The virtual reality video content market is expected to reach $8.2bn by 2020, overtaking regular video gaming revenues a year earlier, according to new research.
The study, from Ovum, indicates that virtual Reality is set to be one of the biggest game-changing technologies of the decade, but there is still confusion around how to monetise it.
Virtual reality is changing the landscape for consumers but many are uncertain about how this will impact their daily lives in the next few years, while the potential for digital service providers is also in the early stages of being exploited.
Ovum’s report highlights the importance of virtual reality video vs virtual reality gaming and the key challenges content creators and operators will need to overcome to engage consumers and generate revenues.
· The virtual reality video content market is expected to reach $8.2 billion by 2020 which will present exciting new revenues for those in the TMT industry
· VR video will surpass VR video games by 2019, in contrast to current expectations of VR gaming
· There will be 150 million VR headsets manufactured by the end of 2017 in response to growing consumer demand
VR video will be worth $8.2bn by 2020 globally
Ovum forecasts that VR video will generate revenues of $8.2bn by 2020, which is impressive given that today consumer revenues around VR video are effectively zero – most content is either brand promotion, personal video, or technology demos. It also means that video will surpass videogames as the number one revenue category within VR in 2019, as millions of consumers get portable mobile headsets and spend modest sums on content.
Figure 1: Forecast of VR video revenues, 2015–20
Five forms of VR video
• Normal SD/HD video in a VR environment.
Essentially, this is the kind of service Netflix and Hulu have already announced for a variety of VR platforms, and is the killer app for “virtual cinema” headsets like the Avegant Glyph. When the user puts the headset on they can place themselves in a virtual environment (cinema, plush apartment, on the moon) with a flat “screen” in front of them on to which a video stream (SD or eventually HD) can be rendered. Aside from some application architecture for VR controls and the environments, this is pretty much like streaming video to a tablet or smartphone – user authentication, frame rate, and catalogue are key.VR does offer some interesting future opportunities here, such as shared viewing with friends regardless of their location, and Minority Report–like navigation between video streams and services (tantalizing for sports fans wanting to watch multiple games or fiddle with replays).
• “3D film” in a VR environment.
An extension of normal streaming video would be to use an existing 3D film source for viewing. This would not be as immersive as a true VR video, but more like an “embossed” version of a flat 2D film – or like one of those pop-up greeting cards so you would not be able to move around the back of the scene even on rails. Given 3D film has largely failed in the home and been relegated to cinema experiences, this is never likely to be a major usage scenario especially given how clumsy the 3D films will look in VR.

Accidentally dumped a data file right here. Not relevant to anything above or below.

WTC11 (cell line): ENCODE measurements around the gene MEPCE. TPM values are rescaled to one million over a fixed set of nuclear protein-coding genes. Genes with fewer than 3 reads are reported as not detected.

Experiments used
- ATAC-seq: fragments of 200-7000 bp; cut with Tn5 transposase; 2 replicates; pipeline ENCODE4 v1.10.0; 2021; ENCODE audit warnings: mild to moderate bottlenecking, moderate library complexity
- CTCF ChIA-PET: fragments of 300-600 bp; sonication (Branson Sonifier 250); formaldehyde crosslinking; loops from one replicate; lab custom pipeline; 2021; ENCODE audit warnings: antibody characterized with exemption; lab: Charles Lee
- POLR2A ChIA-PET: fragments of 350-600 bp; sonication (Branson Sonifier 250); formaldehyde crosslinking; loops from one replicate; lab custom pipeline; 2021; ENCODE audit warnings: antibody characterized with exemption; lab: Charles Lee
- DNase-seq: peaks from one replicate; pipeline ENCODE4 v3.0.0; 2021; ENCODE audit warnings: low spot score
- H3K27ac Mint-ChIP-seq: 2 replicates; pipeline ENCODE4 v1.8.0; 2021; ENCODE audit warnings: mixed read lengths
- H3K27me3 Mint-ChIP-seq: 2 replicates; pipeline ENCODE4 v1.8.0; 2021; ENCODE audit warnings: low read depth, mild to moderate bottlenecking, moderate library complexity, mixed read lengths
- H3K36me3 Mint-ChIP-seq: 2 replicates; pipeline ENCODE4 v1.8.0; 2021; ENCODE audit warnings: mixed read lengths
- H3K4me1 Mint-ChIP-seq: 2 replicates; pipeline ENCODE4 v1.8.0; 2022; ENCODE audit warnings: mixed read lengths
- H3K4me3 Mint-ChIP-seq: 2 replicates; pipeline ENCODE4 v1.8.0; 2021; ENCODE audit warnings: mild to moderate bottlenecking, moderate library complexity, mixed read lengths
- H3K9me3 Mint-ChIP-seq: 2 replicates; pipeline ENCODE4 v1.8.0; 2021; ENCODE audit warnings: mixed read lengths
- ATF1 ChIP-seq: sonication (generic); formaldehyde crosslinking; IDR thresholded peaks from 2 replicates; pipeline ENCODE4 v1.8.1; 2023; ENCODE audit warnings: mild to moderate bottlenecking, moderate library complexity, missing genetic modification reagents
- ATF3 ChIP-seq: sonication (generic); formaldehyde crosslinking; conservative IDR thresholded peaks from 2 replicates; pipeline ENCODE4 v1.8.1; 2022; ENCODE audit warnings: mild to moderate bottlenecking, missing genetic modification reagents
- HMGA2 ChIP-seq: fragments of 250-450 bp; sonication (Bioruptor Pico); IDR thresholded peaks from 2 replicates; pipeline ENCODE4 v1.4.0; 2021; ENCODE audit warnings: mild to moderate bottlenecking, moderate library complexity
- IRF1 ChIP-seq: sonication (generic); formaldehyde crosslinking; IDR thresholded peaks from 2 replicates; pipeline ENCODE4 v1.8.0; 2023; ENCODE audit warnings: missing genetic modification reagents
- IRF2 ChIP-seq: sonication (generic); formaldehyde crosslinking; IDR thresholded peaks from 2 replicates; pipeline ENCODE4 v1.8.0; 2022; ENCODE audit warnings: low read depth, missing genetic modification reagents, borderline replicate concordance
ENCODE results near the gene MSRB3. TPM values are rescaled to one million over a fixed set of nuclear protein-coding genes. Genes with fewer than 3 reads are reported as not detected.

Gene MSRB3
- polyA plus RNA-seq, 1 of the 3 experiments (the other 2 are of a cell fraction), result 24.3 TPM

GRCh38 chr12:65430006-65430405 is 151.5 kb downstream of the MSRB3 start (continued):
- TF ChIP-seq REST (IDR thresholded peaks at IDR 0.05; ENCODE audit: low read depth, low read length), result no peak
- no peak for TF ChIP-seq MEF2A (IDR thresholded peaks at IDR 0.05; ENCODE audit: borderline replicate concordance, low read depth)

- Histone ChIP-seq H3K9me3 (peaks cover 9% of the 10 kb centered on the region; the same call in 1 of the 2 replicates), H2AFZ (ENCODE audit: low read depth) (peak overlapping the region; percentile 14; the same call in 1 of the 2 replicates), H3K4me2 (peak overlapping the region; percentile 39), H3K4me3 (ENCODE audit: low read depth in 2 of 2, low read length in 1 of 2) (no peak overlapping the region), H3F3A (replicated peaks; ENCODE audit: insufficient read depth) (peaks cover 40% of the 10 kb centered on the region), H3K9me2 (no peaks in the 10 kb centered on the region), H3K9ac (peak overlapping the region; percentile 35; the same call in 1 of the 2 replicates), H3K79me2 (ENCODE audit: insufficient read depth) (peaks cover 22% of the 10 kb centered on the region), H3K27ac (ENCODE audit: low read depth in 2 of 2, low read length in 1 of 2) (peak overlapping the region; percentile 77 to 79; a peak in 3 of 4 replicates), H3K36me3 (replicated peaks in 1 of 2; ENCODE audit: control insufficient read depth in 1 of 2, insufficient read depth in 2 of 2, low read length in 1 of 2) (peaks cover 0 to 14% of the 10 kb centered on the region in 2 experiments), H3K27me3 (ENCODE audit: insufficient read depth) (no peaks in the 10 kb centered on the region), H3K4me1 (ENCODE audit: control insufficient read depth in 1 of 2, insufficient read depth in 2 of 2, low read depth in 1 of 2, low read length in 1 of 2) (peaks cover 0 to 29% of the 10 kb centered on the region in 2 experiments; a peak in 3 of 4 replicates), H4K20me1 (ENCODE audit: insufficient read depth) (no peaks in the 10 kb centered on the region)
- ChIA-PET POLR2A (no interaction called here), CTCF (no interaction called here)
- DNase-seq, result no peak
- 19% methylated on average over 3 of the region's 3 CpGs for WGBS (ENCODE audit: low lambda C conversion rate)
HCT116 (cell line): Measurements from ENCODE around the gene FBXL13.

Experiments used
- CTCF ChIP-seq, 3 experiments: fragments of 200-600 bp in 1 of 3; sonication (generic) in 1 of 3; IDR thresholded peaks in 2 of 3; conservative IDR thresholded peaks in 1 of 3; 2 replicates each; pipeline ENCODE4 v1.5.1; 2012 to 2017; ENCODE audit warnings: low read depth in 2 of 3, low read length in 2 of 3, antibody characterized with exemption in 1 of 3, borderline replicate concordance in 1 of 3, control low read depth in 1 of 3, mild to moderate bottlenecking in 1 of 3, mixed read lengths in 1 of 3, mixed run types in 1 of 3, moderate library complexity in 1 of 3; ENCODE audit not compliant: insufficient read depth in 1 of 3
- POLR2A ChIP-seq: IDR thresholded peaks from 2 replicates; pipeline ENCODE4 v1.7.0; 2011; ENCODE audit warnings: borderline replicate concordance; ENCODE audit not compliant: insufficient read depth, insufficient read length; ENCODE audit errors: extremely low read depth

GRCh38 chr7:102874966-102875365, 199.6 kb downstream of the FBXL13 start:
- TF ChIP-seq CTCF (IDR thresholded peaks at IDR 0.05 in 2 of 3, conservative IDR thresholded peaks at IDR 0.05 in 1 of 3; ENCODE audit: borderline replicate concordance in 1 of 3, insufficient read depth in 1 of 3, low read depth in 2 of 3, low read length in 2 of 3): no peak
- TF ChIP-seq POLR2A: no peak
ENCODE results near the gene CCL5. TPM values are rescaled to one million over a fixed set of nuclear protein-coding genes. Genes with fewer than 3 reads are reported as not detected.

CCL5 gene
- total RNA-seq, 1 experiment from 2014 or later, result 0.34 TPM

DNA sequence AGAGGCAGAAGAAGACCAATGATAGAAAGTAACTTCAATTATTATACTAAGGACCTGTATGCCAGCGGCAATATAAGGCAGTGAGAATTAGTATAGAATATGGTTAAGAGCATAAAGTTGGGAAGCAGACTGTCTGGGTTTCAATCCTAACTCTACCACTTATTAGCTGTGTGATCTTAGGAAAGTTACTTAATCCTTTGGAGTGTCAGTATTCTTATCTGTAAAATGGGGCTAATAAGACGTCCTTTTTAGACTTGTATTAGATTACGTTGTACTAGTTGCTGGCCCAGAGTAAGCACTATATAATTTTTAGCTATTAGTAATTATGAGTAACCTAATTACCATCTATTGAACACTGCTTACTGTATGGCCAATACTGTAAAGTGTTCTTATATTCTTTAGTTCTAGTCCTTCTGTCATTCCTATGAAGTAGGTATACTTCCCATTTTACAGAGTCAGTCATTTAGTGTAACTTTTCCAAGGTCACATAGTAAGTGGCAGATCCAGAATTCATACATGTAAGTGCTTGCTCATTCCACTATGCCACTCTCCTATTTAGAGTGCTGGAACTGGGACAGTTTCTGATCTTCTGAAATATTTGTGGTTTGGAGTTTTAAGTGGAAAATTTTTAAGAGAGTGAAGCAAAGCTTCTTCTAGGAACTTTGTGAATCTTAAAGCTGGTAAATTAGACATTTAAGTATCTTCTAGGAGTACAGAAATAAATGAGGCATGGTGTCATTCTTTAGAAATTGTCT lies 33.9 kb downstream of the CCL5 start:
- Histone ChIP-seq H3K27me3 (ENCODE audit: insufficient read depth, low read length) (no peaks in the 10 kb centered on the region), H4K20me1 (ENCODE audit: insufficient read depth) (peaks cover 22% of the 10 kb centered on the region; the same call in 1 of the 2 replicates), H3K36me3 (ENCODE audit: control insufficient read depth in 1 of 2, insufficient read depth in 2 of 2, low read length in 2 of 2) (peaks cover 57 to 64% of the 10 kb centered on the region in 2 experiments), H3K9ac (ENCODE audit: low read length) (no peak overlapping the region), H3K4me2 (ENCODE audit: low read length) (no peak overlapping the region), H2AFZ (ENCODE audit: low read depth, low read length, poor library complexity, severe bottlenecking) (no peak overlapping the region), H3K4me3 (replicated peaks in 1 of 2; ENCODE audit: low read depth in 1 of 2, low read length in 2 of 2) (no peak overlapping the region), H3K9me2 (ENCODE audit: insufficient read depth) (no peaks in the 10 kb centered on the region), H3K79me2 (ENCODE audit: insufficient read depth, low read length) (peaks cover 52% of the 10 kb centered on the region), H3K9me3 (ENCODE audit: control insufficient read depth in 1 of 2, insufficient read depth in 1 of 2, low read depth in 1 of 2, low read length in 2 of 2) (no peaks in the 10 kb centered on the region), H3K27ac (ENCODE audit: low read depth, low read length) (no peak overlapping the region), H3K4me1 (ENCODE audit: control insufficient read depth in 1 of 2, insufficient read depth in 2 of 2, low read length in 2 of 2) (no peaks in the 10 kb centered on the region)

• 360-degree video.
Opinions vary as to whether much of this should really be called VR video. While it is the single biggest application for mobile and promotional VR headsets and what most 360-degree cameras capture, most of these videos are not stereoscopic. This means you are effectively filming all around you (even above and below in some cases), but generating a standard 2D video. So watching these videos is like sitting in a fishbowl with video “pasted” on to the interior surfaces. It works great for landscapes and long shots, but falls apart as soon as objects/people are nearer as there is no depth perception.
• Noninteractive/on-rails immersive VR video.
The most common type of VR video will be on-rails experiences where a cameraperson has used a 360-degree stereoscopic camera to capture a scene. You will be able to “move” through the scene as it progresses, and look around and focus on different areas of the video, but you will not be able to interact in any way with its contents. Most of the early VR documentaries and shorts work like this. Alternatively, you may be presented with multiple locations that you can “hop” between to view an event (for example, track-side, bleachers, and sky-cam in a sports arena). Incidentally, the term “on-rails” comes from videogames – “on-rails” shooters like Time Crisis or House of the Dead – popular light-gun games that did not give you any control of where the protagonist went.
• Fully immersive VR video.
To truly utilize the VR platform, video should be fully interactive, where you can walk around in a scene as you please – more like a play or art installation than film. So far this is not really possible from a technical perspective, as the players would have to be rendered on the fly rather than pre-packaged. Computation photography offers hope here, but is still largely a theoretical space with a few pioneers like Lytro and more recently Intel leading the charge. This also raises questions about the structure of entertainment – how can you successfully advance a story if you are not sure the viewer is looking at the right thing. This form of VR video is getting to the point where it will be indistinguishable from VR gaming/interactive experiences.